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‘My Broken Language’ review: Piecing together a life of many dialects

Foreground, from left, Daphne Rubin-Vega, Marilyn Torres and Zabryna Guevara with Samora la Perdida, standing left, and Yani Marin in “My Broken Language” at the Signature Theater in New York, Oct. 16, 2022. In Quiara Alegría Hudes’s new play, five performers try to summon generations of willful women.

By Alexis Soloski

English was playwright Quiara Alegría Hudes’ first language. But her mother’s house, in North Philadelphia, sheltered other tongues: Spanish, Spanglish, the brash gold-hoops-and-spandex sass of her older cousins.

From piano teachers, she learned the language of classical music; from her paternal aunt, punk rock; from backyards and stoops, bachata. Her magnet school gave her Flannery O’Connor and Arthur Miller. The free library gave her James Baldwin and Sandra Cisneros. There was Judaism from her father, Lukumí from her mother and the Quaker faith that she discovered later. Food was a language. Grief was a language. Some dialects she spoke easily. Others came harder. Her early life seems to have been a search for a vernacular that was all her own.

“My life required explication,” Hudes writes in “My Broken Language,” her autobiographical new play at the Signature Theatre. “And I didn’t have the language to make it make sense.”

Considered narrowly, the play, also directed by Hudes, is a story of how one young woman found her voice. But that suggests something more linear and less atmospheric than what “My Broken Language” provides: an attempt — poignant, if not entirely successful — to summon generations of willful women to the stage. The show, which honors the many women in Hudes’ maternal line, is a tender collision of scene and image, an impressionistic collage rather than a straightforward biography.

The play is lifted, almost verbatim, from her 2021 memoir of the same name. That book, which reaffirms her gifts for exhaustive empathy and feisty prose, is more capacious. The theatrical version shrinks timelines, characters and stories.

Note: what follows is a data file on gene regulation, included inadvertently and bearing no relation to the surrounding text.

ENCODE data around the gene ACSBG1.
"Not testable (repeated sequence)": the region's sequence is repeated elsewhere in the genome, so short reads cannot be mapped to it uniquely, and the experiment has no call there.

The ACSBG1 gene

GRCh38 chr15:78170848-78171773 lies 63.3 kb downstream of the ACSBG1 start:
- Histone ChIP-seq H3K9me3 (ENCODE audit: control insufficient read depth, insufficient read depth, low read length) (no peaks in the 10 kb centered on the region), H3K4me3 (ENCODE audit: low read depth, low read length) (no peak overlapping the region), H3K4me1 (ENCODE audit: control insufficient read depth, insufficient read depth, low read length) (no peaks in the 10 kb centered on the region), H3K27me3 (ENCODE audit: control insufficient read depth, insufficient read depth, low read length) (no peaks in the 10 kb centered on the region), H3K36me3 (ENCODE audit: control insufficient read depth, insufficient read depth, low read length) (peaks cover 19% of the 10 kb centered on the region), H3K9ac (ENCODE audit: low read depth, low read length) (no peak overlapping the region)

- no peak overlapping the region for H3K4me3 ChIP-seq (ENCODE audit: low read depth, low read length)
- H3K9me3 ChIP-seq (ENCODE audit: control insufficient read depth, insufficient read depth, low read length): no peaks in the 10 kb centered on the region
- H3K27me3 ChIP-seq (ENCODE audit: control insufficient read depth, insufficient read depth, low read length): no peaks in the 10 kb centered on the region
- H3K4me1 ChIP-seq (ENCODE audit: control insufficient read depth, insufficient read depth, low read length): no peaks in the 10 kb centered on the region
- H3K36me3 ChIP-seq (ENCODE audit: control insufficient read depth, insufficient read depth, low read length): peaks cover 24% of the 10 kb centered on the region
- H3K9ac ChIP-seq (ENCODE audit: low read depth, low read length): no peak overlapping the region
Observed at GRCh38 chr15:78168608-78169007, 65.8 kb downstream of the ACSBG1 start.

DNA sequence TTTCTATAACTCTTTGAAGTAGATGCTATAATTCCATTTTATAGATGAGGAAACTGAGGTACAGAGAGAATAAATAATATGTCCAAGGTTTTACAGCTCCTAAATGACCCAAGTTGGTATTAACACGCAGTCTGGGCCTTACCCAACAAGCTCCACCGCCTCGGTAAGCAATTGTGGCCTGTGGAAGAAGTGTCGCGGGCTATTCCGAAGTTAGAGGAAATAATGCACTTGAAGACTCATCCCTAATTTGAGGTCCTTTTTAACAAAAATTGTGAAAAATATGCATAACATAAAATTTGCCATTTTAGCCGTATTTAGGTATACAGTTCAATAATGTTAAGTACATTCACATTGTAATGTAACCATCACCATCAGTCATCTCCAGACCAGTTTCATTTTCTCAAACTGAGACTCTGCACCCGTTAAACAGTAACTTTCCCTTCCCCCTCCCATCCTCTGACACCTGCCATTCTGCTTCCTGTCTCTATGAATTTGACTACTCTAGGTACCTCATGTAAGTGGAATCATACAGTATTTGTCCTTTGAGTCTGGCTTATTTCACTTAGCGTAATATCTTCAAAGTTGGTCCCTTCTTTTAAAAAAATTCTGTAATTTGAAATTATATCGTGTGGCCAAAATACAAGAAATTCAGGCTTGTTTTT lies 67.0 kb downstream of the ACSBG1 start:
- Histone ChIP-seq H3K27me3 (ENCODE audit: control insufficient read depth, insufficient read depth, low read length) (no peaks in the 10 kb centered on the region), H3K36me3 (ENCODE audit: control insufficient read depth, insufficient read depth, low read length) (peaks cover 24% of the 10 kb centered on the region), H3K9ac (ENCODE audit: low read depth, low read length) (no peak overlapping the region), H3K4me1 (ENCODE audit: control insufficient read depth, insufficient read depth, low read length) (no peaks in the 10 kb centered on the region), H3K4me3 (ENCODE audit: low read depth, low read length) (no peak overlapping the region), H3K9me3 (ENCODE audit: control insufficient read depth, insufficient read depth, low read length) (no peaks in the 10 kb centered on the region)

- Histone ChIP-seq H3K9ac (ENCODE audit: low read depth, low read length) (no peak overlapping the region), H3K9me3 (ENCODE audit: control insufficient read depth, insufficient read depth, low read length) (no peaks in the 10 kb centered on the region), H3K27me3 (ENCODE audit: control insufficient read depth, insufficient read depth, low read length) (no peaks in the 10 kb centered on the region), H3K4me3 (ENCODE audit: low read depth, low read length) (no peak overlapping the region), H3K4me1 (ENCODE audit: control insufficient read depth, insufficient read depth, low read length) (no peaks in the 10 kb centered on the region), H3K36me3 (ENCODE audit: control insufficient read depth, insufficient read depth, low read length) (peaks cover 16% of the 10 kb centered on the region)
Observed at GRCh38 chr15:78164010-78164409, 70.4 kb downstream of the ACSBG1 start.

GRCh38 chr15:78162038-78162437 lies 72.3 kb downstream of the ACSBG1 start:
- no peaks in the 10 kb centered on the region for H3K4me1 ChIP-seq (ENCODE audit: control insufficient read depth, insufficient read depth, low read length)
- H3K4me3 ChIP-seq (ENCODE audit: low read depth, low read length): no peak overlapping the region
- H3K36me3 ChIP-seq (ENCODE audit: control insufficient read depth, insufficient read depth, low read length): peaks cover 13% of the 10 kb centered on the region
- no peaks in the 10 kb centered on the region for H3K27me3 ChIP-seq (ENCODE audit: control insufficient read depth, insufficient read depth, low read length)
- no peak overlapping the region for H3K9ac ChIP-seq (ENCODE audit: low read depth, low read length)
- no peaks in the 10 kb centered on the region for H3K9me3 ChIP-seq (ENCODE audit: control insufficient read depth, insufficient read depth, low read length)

The sections on Hudes’ father don’t appear here, and her discussions of music and religion are greatly reduced. Her college years (during which I sometimes saw her on the Yale campus) have vanished entirely. The main character, referred to in the script as the Author, appears in one scene as an almost 18-year-old, dyeing her cousin’s hair. In the next she is 26, a graduate student at Brown. The show also leaves out a conversation with Paula Vogel, who ran the playwriting program at Brown, that gives the book and the play their shared name.

“Your Spanish is broken?” Vogel tells a younger Hudes. “Then write your broken Spanish.”

What remains is the Author’s physical and intellectual development. In the opening section, the Author gets her first period. In the closing one, she writes her first play. What happens in between is evocative, yet the script feels thinner than Hudes’ earlier plays — “Elliot, a Soldier’s Fugue,” “Water by the Spoonful” and “The Happiest Song Plays Last” — which have traversed some of this same familial terrain.

Under Hudes’ direction, the Author is played by five performers referred to collectively on the pages of the script as Grrrls, a lippy Greek chorus. Each also takes a solo turn with the narration. The voice throughout is not the voice of Hudes at 13 or 16 or 26 but of the mature artist using the brainy, gutsy idiolect that she eventually developed to recall the girl she was.

Daphne Rubin-Vega, with her vital, scalpel-like way of carving out a character, and Zabryna Guevara, animated and incisive, play the Author most often, with Yani Marin, Samora la Perdida and Marilyn Torres filling out the ensemble. Arnulfo Maldonado’s green-blue tiled set suggests a patio and a bathroom and places more abstract, places of ritual. The profusion of house plants and Jennifer Schriever’s warm, nearly tropical lighting suggest devotion and homegrown magic.

Even considering the pianist onstage, and Ebony Williams’ choreography, frisky or sinuous or jerky, as the moment requires, “My Broken Language” isn’t really a play. Which it knows. Because the prose is only rarely reframed as dialogue, scenes are reported as often as they are enacted. But there’s a sincere attempt to find a theatrical language that captures the love and joy and pain of learning, that celebrates the grandmother, mother, aunts and cousins from whom Hudes learned.

This is at its core a memory play, and to remember means not only to recall but also to piece back together. That’s at work here, too — an effort to gather up the fragments of a woman’s life and argot and make of it something whole.

‘My Broken Language’

Through Nov. 27 at the Pershing Square Signature Center, Manhattan; Running time: 1 hour, 30 minutes.

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